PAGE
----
>The order of the Laruel is not simply an order for tradesmen and their arts.
>>>to us, to exist between the peerages.  It could be given to those
>>>gentles that have shown a mastery in any of these courtly activities:
>>>archery, fencing, equestrian, hound coursing, falconry.
>Here is precisely one of the reasons that I have problems with this specific
>proposal.  It seems to be a specific "catch-all" proposal which has delineated
>a shopping list of activities which it wishes to cover.  It has on the other
>hand, omitted musketry, axe-throwing, seige engines, etc.  Even more so, it
>has omitted a number of the classical "courtly" activities such as playing
>chess and other games.  (Again, research is an avenue to the Laurelate in
>these activities.  But, what of the expert chess player?  Should the expert
>chess player be a peer?)
>>>       This would give these courtly activities a chance to shine on their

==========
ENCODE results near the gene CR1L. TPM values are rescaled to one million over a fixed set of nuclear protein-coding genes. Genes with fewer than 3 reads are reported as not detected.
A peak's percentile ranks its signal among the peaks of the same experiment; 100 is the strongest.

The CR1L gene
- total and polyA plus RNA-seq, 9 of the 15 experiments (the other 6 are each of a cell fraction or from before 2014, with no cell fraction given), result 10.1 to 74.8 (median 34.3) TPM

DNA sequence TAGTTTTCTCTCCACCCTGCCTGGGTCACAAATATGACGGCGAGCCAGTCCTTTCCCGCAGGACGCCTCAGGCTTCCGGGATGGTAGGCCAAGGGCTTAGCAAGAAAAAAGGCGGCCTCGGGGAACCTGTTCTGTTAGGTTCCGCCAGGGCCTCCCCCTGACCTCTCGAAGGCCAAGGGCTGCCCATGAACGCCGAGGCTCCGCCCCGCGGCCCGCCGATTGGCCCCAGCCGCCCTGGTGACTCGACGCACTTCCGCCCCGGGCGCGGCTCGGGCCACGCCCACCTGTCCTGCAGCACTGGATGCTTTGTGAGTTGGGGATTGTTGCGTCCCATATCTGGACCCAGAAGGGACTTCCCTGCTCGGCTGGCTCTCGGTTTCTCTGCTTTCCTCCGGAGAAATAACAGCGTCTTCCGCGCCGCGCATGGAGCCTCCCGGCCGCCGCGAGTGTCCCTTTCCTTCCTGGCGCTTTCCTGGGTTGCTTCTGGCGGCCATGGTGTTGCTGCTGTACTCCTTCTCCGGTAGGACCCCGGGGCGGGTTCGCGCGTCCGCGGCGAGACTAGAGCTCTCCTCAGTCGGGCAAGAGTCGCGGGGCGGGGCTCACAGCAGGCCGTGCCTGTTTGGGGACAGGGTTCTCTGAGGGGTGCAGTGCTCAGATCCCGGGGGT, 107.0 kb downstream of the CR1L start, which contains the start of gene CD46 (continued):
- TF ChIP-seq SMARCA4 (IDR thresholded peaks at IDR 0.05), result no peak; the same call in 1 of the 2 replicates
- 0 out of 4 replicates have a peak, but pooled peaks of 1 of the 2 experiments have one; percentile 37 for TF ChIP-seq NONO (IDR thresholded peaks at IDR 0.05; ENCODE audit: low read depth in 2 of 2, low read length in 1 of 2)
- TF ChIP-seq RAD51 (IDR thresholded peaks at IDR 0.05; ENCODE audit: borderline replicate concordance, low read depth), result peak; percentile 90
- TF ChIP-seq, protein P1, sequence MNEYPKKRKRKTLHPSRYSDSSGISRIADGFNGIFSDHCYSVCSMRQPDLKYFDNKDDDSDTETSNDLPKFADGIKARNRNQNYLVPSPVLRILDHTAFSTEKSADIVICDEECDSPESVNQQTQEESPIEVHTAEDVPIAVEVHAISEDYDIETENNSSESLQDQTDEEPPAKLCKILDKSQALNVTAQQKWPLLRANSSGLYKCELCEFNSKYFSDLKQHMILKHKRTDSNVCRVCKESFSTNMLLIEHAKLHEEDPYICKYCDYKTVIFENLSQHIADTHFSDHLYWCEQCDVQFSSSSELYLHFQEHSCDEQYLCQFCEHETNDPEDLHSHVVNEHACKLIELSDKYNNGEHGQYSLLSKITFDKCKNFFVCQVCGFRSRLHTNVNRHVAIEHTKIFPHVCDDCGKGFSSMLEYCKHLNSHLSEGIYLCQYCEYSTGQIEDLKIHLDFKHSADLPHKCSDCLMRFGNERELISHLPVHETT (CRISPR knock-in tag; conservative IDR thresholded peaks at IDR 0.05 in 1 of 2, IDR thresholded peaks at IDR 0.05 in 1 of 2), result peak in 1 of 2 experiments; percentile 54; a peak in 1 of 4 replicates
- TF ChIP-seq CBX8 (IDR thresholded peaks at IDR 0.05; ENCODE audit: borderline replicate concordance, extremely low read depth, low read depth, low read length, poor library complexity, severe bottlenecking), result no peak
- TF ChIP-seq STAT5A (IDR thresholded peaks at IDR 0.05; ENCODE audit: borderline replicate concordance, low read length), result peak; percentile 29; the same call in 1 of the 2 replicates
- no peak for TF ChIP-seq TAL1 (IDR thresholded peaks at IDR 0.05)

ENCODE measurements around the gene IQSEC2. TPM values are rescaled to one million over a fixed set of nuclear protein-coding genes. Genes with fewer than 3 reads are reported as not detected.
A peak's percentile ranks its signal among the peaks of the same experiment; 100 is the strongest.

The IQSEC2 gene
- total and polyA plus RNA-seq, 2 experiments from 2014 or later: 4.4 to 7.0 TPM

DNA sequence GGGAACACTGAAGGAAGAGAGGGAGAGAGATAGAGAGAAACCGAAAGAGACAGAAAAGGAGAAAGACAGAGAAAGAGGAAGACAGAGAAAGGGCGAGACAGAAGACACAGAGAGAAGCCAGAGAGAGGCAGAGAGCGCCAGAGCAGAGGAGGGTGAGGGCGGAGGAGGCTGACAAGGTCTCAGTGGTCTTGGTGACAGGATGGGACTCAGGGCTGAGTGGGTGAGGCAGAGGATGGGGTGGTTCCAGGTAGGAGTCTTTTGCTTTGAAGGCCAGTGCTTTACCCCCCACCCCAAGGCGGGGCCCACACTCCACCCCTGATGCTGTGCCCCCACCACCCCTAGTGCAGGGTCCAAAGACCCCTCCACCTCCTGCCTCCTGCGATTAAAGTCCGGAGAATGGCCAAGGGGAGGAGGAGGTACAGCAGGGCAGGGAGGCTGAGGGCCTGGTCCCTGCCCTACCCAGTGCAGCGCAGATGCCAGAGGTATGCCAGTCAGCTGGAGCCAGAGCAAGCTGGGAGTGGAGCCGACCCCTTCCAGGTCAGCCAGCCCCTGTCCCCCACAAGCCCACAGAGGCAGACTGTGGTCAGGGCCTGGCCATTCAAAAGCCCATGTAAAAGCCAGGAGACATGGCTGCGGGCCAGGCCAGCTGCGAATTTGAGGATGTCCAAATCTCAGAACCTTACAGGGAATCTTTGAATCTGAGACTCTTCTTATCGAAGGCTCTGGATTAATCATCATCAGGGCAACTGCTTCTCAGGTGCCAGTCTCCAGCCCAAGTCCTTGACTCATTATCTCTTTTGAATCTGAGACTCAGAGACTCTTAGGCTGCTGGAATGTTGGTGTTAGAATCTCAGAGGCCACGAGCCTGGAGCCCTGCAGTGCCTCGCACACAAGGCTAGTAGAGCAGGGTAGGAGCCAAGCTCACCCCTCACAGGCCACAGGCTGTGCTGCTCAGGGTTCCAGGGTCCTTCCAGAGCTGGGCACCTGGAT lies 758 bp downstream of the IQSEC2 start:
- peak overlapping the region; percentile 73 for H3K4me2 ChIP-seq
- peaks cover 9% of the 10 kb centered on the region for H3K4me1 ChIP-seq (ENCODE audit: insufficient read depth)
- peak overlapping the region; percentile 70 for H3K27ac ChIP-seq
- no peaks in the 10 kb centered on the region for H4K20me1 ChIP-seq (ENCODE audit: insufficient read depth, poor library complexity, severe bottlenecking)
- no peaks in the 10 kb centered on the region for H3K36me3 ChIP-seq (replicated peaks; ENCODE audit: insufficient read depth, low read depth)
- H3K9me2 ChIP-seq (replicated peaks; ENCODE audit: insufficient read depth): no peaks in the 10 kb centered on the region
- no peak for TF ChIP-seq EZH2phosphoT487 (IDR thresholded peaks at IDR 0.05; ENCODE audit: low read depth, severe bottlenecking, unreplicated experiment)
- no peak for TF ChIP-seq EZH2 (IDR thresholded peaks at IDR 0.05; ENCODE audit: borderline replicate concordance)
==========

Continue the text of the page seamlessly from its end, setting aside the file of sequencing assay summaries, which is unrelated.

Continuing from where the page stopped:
>>>own, instead of being a "secondary" activity under another Peerage.
>I fear that simply by the grab-bag nature of these activities that they would
>not "shine on their own".  How does a 12th century bowman co-shine with late
>period recreational forms?  Both archery and rapier have developed their own
>ranking systems in which individuals shine.  Only a formal peerage is lacking.
>There is no need to create a hodgepodge order.  There is only a need to
>provide a peerage for these people.
>I wish to posit that the whole peerage system could be vastly improved by
>reserving the title "Marquis" to all non-royal peers.  Further, the crown
>would be authorized to eleveate someone to peerage estate through consultation
>with the extant peerage orders in the kingdom without admission into a specific
>order.  Consequently, if the crown wished to elevate someone to peerage estate
>who was undoubtedly a peer, but whose activities did not clearly belong to any
>particular order, then the crown could simply elevate them to the estate of
>Marquis upon consultation with the extant peerage orders.  (This is a fairly